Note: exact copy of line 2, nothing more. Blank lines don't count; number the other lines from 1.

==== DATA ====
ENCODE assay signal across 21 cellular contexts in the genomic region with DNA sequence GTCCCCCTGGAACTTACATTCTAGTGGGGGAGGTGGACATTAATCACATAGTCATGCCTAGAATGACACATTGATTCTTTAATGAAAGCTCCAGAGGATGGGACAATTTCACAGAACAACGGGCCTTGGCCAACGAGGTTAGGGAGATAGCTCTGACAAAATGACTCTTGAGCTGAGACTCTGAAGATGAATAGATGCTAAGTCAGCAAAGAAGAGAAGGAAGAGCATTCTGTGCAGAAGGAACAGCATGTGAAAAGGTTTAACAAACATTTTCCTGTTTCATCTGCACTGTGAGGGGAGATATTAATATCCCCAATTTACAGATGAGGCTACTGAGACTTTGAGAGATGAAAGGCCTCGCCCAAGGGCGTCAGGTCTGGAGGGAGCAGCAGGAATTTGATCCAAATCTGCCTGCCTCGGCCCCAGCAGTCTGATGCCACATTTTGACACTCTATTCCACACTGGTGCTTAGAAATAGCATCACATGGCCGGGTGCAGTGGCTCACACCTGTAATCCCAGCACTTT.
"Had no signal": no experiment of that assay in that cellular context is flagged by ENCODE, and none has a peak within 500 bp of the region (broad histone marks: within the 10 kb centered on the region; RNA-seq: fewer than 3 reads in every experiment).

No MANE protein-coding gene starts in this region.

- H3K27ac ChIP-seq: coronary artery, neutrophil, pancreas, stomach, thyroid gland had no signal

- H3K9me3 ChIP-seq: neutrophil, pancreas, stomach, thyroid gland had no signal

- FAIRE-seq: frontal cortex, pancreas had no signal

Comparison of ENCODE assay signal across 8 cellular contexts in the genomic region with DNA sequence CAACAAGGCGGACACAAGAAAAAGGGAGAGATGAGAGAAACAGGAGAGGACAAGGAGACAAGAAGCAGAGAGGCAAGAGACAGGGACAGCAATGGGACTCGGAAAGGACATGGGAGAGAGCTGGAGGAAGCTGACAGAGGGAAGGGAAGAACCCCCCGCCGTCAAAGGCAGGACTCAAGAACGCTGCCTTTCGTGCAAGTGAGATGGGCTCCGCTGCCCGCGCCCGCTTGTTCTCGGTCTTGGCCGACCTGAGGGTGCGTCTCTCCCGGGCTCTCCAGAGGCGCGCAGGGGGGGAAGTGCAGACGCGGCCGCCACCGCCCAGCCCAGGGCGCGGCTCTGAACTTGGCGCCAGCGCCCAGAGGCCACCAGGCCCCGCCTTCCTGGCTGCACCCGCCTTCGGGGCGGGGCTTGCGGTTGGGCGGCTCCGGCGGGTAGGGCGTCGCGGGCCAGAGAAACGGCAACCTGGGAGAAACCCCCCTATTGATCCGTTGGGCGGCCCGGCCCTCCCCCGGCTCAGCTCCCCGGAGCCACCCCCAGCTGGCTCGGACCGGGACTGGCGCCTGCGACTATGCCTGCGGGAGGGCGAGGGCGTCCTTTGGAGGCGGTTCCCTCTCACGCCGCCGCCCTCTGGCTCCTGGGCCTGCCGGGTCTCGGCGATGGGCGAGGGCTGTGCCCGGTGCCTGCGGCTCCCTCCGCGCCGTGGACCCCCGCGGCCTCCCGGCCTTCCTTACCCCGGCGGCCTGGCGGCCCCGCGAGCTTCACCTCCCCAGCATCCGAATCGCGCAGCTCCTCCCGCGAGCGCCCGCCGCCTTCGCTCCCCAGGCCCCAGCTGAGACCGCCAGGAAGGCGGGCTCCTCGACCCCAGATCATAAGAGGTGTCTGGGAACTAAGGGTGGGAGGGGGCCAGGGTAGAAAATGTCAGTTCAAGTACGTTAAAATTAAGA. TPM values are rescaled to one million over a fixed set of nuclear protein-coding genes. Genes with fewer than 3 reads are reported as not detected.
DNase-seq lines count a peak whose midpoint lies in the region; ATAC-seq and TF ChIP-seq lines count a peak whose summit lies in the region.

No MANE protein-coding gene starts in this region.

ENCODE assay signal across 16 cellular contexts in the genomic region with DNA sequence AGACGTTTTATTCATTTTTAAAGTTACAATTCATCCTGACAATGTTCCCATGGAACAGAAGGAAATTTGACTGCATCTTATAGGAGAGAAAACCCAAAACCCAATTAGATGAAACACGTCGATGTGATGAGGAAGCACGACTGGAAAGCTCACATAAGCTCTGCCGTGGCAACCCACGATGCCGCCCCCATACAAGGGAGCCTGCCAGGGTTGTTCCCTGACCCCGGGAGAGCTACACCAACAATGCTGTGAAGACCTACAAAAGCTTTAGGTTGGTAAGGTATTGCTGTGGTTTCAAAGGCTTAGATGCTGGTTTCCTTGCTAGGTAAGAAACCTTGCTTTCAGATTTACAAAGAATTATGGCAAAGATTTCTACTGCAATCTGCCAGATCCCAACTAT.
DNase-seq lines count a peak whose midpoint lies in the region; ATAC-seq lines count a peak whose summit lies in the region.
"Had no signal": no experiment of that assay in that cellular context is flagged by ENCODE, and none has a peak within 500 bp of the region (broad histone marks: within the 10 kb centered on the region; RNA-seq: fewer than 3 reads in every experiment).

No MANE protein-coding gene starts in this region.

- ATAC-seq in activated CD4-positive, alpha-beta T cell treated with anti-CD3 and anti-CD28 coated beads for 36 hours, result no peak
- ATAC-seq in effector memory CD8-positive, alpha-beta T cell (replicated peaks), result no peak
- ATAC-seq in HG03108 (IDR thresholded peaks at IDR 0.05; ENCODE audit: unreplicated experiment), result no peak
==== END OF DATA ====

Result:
"Had no signal": no experiment of that assay in that cellular context is flagged by ENCODE, and none has a peak within 500 bp of the region (broad histone marks: within the 10 kb centered on the region; RNA-seq: fewer than 3 reads in every experiment).